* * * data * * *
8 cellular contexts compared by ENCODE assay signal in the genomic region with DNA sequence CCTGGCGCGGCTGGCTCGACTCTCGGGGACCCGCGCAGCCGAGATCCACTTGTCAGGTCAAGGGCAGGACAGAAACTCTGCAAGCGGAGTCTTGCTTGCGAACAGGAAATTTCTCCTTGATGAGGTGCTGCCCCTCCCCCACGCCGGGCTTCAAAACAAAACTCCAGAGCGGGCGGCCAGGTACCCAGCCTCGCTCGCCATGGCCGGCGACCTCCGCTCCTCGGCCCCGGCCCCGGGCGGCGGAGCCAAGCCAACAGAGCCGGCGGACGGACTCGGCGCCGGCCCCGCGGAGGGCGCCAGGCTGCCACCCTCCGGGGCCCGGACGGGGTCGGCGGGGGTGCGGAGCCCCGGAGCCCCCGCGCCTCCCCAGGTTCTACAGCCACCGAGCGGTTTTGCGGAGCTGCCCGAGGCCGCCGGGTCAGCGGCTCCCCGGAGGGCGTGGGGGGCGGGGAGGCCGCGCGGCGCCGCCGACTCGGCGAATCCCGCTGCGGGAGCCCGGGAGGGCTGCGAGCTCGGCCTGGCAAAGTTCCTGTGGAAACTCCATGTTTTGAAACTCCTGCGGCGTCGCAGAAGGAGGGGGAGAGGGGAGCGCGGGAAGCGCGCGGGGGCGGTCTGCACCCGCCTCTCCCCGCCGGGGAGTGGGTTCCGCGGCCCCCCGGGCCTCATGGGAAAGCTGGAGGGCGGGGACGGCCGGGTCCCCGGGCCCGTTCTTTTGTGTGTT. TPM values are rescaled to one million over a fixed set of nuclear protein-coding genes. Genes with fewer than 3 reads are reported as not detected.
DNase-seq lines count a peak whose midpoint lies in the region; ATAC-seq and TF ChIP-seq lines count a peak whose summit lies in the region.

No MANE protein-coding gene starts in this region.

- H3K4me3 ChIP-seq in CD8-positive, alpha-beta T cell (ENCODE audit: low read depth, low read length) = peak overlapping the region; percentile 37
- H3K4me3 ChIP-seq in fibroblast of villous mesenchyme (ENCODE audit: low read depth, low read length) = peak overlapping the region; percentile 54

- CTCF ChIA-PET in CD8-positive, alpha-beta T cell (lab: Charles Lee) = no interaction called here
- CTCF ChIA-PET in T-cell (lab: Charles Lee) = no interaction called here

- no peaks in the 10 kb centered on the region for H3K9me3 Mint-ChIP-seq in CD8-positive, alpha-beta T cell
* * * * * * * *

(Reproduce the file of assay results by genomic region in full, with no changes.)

8 cellular contexts compared by ENCODE assay signal in the genomic region with DNA sequence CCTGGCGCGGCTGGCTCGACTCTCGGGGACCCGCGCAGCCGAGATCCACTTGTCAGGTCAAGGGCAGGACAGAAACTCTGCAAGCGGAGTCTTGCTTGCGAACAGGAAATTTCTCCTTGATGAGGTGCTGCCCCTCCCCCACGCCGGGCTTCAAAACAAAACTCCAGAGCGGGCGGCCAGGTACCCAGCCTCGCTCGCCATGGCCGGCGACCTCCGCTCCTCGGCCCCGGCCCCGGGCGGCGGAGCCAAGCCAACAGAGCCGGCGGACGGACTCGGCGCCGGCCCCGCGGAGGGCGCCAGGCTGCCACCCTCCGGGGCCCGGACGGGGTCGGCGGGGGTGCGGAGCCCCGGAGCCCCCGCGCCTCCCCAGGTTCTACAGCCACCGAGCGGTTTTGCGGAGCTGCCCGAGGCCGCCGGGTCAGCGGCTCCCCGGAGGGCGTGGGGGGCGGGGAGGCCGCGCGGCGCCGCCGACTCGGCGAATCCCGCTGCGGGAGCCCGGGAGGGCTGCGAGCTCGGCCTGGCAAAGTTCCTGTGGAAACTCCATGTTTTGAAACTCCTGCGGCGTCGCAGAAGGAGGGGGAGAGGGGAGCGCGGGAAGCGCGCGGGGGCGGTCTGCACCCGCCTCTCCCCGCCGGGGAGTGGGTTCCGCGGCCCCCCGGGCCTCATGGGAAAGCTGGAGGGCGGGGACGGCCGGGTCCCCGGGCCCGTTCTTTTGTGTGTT. TPM values are rescaled to one million over a fixed set of nuclear protein-coding genes. Genes with fewer than 3 reads are reported as not detected.
DNase-seq lines count a peak whose midpoint lies in the region; ATAC-seq and TF ChIP-seq lines count a peak whose summit lies in the region.

No MANE protein-coding gene starts in this region.

- H3K4me3 ChIP-seq in CD8-positive, alpha-beta T cell (ENCODE audit: low read depth, low read length) = peak overlapping the region; percentile 37
- H3K4me3 ChIP-seq in fibroblast of villous mesenchyme (ENCODE audit: low read depth, low read length) = peak overlapping the region; percentile 54

- CTCF ChIA-PET in CD8-positive, alpha-beta T cell (lab: Charles Lee) = no interaction called here
- CTCF ChIA-PET in T-cell (lab: Charles Lee) = no interaction called here

- no peaks in the 10 kb centered on the region for H3K9me3 Mint-ChIP-seq in CD8-positive, alpha-beta T cell